NSHipster is built on top of Jekyll, and uses the Ruby library Rouge to colorize the example code you see in every article. However, due to Swift’s relatively complex syntax and rapid evolution, the generated HTML isn’t always 100% correct.

Instead of messing with a pile of regular expressions, we could instead build a syntax highlighter that leverages SwiftSyntax’s superior understanding of the language.

At its core, the implementation is rather straightforward: implement a subclass of SyntaxRewriter and override the visit(_:) method that’s called for each token as a source file is traversed. By switching over each of the different kinds of tokens, you can map them to the HTML markup for their corresponding highlighter tokens.

For example, numeric literals are represented with <span> elements whose class name begins with the letter m (mf for floating-point, mi for integer, etc.). Here’s the corresponding code in our SyntaxRewriter subclass:

import SwiftSyntax

class SwiftSyntaxHighlighter: SyntaxRewriter {
    var html: String = ""

    override func visit(_ token: TokenSyntax) -> Syntax {
        switch token.tokenKind {
        // ...
        case .floatingLiteral(let string):
            html += "<span class=\"mf\">\(string)</span>"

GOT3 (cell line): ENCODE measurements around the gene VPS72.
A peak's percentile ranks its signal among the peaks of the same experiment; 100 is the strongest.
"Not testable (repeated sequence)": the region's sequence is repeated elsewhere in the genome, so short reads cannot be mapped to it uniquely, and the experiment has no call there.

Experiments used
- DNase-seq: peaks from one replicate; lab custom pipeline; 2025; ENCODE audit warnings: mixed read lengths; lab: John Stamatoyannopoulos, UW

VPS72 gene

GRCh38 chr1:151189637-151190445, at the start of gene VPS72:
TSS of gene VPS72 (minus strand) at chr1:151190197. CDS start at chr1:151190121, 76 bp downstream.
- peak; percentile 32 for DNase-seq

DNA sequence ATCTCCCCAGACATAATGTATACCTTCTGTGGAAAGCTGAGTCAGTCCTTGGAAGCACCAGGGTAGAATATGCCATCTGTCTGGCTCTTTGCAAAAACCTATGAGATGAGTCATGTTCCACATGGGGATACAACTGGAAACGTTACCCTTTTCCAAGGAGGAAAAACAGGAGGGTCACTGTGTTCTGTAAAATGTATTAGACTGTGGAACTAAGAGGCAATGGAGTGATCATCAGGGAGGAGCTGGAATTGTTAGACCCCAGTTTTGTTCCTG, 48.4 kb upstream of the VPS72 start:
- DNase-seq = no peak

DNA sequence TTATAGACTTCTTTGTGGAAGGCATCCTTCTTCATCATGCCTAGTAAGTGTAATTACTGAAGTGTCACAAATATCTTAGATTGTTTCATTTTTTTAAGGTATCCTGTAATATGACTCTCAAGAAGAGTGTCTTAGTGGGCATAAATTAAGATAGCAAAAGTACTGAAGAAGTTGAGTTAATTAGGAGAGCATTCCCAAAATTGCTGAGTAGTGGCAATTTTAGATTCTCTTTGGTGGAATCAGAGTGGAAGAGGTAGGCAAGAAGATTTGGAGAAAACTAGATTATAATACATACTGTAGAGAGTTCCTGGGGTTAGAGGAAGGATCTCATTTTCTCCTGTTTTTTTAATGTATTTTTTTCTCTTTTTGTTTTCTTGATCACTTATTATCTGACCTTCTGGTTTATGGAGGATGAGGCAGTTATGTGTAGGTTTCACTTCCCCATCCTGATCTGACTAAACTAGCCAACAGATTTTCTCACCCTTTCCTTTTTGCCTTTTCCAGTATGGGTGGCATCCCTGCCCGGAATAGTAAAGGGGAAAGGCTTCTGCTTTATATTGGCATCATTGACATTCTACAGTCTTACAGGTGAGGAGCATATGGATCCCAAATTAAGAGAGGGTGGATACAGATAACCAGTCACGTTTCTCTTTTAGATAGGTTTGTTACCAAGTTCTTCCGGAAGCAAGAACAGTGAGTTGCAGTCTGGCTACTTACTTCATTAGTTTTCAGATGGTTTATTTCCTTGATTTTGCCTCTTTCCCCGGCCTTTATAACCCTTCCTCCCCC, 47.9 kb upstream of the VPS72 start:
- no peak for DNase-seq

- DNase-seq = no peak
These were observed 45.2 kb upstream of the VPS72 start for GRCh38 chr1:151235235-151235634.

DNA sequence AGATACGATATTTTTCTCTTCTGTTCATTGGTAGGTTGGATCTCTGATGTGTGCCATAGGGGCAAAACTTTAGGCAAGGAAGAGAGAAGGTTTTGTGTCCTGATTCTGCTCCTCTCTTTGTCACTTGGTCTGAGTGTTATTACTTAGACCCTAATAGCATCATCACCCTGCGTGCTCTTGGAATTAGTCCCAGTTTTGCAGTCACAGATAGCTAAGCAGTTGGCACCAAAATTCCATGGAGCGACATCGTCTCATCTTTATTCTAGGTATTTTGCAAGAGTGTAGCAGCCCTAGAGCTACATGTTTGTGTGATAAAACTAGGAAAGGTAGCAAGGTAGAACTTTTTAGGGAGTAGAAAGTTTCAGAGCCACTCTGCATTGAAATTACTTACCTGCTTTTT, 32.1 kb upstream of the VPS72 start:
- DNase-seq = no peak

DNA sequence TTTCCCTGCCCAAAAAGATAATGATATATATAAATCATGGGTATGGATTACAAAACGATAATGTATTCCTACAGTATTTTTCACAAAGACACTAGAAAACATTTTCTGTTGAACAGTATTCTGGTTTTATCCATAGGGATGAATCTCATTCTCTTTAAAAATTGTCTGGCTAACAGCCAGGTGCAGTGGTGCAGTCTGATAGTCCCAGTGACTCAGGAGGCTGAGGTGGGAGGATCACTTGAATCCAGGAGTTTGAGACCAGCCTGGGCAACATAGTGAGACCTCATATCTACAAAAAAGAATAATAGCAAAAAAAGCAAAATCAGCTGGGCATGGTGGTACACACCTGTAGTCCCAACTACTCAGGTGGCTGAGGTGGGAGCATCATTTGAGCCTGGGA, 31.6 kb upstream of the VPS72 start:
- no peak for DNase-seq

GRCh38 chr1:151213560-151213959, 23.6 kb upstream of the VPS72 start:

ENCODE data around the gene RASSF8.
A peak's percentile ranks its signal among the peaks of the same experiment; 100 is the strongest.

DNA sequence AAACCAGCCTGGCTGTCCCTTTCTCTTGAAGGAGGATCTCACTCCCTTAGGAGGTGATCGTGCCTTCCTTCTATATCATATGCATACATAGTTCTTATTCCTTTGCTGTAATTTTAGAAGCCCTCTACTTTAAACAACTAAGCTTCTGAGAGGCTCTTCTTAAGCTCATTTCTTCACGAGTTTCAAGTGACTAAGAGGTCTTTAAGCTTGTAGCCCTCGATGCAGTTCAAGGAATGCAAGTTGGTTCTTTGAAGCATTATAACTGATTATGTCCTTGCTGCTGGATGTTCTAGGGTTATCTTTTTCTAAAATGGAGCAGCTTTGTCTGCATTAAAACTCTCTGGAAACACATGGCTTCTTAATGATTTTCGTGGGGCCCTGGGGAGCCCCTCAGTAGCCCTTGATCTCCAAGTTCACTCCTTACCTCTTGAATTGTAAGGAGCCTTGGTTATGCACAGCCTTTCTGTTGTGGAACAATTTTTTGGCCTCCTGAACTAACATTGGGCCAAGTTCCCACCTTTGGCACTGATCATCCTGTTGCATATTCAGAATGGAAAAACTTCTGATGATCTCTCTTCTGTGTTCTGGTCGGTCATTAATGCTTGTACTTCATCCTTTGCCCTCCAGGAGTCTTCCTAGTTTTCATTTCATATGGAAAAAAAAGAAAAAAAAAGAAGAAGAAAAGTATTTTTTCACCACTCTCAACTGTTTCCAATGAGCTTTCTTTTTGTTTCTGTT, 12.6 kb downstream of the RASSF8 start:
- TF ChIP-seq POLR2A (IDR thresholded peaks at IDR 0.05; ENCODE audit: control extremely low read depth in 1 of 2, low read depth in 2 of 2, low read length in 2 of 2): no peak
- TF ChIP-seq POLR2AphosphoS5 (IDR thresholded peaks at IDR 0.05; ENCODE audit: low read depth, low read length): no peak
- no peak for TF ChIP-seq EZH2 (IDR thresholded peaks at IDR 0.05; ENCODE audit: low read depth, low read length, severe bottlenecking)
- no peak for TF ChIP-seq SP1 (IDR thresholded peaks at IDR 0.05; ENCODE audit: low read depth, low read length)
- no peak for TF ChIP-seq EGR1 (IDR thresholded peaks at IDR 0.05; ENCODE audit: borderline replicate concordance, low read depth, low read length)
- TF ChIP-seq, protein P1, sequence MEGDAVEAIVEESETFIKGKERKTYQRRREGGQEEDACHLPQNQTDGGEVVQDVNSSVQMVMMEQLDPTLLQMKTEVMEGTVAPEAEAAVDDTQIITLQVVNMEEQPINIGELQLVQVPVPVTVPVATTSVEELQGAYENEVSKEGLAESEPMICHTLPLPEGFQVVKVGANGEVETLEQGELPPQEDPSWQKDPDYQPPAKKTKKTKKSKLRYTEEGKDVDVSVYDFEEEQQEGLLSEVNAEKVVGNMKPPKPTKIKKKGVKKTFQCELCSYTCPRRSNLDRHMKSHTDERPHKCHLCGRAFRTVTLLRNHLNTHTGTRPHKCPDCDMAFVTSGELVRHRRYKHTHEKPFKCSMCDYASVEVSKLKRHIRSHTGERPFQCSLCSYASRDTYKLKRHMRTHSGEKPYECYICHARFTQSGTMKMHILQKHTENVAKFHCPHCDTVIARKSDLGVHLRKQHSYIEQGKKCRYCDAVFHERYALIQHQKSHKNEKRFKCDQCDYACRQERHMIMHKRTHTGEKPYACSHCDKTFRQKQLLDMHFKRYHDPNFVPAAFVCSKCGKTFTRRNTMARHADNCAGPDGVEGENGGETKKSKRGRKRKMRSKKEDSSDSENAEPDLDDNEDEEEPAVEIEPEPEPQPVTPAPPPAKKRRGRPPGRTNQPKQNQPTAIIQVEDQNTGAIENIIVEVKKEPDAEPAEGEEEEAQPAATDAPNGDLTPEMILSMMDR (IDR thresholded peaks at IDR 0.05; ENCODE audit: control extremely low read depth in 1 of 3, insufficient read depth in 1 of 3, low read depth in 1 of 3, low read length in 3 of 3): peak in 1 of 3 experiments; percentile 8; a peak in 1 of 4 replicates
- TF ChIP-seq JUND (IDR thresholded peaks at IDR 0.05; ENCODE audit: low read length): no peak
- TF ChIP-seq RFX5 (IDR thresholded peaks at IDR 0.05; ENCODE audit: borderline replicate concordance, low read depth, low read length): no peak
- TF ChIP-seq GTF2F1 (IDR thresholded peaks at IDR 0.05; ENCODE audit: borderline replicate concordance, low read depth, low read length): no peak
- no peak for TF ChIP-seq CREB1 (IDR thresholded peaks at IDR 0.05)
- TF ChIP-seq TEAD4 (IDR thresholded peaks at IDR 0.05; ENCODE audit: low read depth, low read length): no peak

case .integerLiteral(let string):
            if string.hasPrefix("0b") {
                html += "<span class=\"mb\">\(string)</span>"
            } else if string.hasPrefix("0o") {
                html += "<span class=\"mo\">\(string)</span>"
            } else if string.hasPrefix("0x") {
                html += "<span class=\"mh\">\(string)</span>"
            } else {
                html += "<span class=\"mi\">\(string)</span>"
            }
        // ...
        default:
            break
        }

        return token
    }
}

Although SyntaxRewriter has specialized visit(_:) methods for each of the different kinds of syntax elements, I found it easier to handle everything in a single switch statement. (Printing unhandled tokens in the default branch was a really helpful way to find any cases that I wasn’t already handling). It’s not the most elegant of implementations, but it was a convenient place to start given my limited understanding of the library.

Anyway, after a few hours of development, I was able to generate reasonable colorized output for a wide range of Swift syntactic features:

The project comes with a library and a command line tool. Go ahead and try it out and let me know what you think!

NSMutableHipster

Questions? Corrections? Issues and pull requests are always welcome — NSHipster is made better by readers like you.

This article uses Swift version 4.2. Find status information for all articles on the status page.